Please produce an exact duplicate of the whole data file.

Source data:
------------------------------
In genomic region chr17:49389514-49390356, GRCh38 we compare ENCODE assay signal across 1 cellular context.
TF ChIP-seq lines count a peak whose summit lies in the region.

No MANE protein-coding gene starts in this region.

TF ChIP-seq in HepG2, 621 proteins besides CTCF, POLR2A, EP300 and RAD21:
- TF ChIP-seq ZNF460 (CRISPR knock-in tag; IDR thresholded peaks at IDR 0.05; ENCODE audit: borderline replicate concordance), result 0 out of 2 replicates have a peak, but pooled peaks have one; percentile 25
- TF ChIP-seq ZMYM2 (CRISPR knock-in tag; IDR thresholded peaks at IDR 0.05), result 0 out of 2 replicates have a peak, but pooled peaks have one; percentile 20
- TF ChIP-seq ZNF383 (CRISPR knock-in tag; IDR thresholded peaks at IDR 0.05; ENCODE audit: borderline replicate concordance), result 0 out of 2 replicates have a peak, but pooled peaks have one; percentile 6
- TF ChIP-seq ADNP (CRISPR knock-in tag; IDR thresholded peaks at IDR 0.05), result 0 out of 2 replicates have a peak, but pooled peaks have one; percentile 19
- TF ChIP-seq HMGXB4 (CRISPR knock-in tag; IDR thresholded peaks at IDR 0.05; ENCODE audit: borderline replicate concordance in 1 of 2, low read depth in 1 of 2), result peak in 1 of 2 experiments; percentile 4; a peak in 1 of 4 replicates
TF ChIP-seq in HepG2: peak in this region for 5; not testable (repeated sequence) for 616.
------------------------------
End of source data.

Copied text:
In genomic region chr17:49389514-49390356, GRCh38 we compare ENCODE assay signal across 1 cellular context.
TF ChIP-seq lines count a peak whose summit lies in the region.

No MANE protein-coding gene starts in this region.

TF ChIP-seq in HepG2, 621 proteins besides CTCF, POLR2A, EP300 and RAD21:
- TF ChIP-seq ZNF460 (CRISPR knock-in tag; IDR thresholded peaks at IDR 0.05; ENCODE audit: borderline replicate concordance), result 0 out of 2 replicates have a peak, but pooled peaks have one; percentile 25
- TF ChIP-seq ZMYM2 (CRISPR knock-in tag; IDR thresholded peaks at IDR 0.05), result 0 out of 2 replicates have a peak, but pooled peaks have one; percentile 20
- TF ChIP-seq ZNF383 (CRISPR knock-in tag; IDR thresholded peaks at IDR 0.05; ENCODE audit: borderline replicate concordance), result 0 out of 2 replicates have a peak, but pooled peaks have one; percentile 6
- TF ChIP-seq ADNP (CRISPR knock-in tag; IDR thresholded peaks at IDR 0.05), result 0 out of 2 replicates have a peak, but pooled peaks have one; percentile 19
- TF ChIP-seq HMGXB4 (CRISPR knock-in tag; IDR thresholded peaks at IDR 0.05; ENCODE audit: borderline replicate concordance in 1 of 2, low read depth in 1 of 2), result peak in 1 of 2 experiments; percentile 4; a peak in 1 of 4 replicates
TF ChIP-seq in HepG2: peak in this region for 5; not testable (repeated sequence) for 616.